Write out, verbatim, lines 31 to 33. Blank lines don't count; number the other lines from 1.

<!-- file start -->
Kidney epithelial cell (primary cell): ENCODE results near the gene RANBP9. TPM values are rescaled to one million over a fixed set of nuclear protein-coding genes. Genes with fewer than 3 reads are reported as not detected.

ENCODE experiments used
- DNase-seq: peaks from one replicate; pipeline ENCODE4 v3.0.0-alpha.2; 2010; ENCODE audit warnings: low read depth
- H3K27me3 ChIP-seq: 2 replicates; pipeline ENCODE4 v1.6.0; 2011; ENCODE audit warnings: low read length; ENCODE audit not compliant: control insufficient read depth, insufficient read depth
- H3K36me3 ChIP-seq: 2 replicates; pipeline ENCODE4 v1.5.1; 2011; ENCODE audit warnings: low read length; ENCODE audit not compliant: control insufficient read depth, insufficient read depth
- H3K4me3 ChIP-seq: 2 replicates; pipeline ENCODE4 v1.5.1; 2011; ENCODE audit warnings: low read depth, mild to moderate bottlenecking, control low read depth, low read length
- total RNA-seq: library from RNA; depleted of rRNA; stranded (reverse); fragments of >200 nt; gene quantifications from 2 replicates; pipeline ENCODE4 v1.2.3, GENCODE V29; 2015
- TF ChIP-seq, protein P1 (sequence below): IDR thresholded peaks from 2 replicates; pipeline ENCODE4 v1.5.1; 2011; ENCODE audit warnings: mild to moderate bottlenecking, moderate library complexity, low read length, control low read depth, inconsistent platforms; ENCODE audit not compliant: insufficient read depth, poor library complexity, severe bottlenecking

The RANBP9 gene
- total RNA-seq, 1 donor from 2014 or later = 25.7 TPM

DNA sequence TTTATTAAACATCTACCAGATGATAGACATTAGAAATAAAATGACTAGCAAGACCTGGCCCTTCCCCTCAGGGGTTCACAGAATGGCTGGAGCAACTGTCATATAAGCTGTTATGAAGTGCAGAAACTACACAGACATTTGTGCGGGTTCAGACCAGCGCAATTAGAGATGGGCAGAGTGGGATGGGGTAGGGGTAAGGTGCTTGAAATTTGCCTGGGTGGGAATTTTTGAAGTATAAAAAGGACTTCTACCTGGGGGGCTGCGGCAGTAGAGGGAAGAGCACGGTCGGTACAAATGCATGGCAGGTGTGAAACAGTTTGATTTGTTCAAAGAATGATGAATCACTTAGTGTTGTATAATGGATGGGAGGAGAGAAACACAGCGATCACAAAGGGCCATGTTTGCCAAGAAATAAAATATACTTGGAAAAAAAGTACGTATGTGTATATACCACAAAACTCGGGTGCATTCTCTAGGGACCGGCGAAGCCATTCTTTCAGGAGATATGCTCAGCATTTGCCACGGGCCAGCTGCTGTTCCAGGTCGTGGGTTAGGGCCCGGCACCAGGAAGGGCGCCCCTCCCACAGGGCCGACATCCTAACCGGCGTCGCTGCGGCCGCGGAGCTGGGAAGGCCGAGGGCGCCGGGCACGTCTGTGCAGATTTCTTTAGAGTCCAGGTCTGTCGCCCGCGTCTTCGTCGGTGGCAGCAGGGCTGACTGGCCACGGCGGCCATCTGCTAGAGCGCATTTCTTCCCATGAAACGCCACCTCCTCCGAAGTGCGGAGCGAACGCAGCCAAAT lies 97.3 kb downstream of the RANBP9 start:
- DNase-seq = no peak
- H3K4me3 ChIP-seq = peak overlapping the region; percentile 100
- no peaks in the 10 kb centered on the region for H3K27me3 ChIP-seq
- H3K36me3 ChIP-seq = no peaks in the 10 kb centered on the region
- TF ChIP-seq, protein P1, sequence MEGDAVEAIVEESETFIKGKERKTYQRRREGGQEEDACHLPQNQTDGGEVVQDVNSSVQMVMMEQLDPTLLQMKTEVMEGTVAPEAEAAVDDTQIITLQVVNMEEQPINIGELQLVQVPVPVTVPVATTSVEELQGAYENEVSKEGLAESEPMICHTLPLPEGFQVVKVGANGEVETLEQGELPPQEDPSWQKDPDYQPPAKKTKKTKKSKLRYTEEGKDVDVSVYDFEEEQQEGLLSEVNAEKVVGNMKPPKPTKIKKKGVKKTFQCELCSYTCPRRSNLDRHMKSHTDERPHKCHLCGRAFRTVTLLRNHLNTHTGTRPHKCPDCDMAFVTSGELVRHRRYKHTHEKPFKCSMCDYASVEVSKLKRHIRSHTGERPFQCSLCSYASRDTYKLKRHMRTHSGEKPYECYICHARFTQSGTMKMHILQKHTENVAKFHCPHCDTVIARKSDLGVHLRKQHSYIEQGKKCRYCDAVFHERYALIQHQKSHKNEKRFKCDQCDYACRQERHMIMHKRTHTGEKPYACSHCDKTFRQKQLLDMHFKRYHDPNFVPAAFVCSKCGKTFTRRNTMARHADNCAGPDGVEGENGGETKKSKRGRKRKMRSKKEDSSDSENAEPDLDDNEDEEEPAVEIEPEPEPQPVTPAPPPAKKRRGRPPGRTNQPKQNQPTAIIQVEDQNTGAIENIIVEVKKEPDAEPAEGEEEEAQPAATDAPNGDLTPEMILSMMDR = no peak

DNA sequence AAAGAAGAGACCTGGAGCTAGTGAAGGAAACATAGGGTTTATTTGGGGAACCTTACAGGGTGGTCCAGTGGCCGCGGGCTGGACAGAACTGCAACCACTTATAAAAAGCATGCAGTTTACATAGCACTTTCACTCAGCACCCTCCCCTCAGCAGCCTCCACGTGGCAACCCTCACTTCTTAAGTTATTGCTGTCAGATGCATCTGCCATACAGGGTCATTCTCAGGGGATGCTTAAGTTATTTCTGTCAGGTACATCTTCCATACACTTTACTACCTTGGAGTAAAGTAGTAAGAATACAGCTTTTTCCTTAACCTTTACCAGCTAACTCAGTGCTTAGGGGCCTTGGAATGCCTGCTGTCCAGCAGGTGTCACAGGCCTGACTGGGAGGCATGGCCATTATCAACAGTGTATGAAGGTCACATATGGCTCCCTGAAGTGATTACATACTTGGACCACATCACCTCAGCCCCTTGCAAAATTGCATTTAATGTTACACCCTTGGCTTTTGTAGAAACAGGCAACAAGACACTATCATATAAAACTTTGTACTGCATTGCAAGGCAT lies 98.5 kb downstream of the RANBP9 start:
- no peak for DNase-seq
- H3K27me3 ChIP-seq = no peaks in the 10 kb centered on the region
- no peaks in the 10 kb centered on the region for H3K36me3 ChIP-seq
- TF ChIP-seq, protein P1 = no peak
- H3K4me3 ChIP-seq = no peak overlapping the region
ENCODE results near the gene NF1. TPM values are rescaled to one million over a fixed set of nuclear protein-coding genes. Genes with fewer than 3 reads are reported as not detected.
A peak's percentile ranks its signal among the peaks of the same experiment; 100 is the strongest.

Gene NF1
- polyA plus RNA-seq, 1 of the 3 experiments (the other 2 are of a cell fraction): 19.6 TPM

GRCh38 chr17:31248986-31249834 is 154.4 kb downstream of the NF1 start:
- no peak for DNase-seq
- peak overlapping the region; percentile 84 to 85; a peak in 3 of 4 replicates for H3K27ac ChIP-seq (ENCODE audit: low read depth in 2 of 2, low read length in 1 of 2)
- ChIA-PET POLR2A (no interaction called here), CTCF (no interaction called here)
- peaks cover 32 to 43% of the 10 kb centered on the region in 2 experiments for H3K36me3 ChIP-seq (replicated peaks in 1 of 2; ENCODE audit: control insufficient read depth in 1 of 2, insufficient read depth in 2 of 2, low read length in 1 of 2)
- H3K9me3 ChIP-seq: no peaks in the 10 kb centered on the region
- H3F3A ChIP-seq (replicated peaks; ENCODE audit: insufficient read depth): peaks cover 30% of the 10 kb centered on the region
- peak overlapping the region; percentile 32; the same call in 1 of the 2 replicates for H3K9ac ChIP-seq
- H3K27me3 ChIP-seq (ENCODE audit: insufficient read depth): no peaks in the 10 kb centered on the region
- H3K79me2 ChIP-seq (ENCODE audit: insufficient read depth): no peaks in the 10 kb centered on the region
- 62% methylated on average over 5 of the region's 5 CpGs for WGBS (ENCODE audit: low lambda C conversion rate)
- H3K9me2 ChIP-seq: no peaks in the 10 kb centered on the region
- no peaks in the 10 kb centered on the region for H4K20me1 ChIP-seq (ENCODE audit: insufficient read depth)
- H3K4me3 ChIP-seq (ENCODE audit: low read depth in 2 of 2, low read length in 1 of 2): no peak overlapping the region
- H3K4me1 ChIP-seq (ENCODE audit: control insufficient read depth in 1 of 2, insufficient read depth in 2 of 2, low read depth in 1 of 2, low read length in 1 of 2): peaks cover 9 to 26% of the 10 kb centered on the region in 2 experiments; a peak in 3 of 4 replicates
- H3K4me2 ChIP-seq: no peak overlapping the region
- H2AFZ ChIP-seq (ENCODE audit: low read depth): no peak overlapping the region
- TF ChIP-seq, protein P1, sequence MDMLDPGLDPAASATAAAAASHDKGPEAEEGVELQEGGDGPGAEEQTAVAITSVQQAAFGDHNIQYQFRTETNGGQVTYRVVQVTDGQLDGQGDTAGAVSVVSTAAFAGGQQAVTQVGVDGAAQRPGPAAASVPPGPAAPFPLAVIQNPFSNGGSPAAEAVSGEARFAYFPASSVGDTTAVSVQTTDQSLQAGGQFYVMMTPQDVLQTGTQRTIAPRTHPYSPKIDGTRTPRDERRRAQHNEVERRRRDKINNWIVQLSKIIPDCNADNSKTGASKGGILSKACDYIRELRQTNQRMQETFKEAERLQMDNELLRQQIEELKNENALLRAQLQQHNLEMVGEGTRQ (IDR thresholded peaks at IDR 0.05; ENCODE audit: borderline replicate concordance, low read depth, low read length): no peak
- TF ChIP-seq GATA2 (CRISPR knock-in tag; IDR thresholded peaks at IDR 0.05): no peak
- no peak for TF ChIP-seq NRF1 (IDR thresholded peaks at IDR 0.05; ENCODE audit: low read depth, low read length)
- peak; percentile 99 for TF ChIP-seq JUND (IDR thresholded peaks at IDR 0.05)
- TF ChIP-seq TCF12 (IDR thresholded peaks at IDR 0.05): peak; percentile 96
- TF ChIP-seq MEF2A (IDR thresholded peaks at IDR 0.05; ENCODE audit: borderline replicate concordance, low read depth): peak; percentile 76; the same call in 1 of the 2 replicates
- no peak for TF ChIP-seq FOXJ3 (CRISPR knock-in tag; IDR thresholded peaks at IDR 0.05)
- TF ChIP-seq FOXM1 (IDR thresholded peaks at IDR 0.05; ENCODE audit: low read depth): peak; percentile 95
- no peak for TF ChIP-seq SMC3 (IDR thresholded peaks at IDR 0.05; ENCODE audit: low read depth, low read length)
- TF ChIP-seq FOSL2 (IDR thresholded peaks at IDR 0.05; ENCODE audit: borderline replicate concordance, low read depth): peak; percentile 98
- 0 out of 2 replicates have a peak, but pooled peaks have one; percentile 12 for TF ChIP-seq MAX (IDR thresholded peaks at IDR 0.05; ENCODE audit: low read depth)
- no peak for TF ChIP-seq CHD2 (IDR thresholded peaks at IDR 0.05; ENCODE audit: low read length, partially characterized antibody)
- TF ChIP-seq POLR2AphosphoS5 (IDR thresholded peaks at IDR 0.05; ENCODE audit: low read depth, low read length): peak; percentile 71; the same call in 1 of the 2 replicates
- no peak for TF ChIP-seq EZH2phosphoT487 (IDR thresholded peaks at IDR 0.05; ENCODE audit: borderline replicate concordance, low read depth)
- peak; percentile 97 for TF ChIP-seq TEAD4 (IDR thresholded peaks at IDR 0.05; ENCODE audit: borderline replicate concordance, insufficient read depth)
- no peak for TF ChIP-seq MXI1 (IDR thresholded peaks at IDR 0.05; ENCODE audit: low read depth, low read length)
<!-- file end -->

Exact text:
- peaks cover 32 to 43% of the 10 kb centered on the region in 2 experiments for H3K36me3 ChIP-seq (replicated peaks in 1 of 2; ENCODE audit: control insufficient read depth in 1 of 2, insufficient read depth in 2 of 2, low read length in 1 of 2)
- H3K9me3 ChIP-seq: no peaks in the 10 kb centered on the region
- H3F3A ChIP-seq (replicated peaks; ENCODE audit: insufficient read depth): peaks cover 30% of the 10 kb centered on the region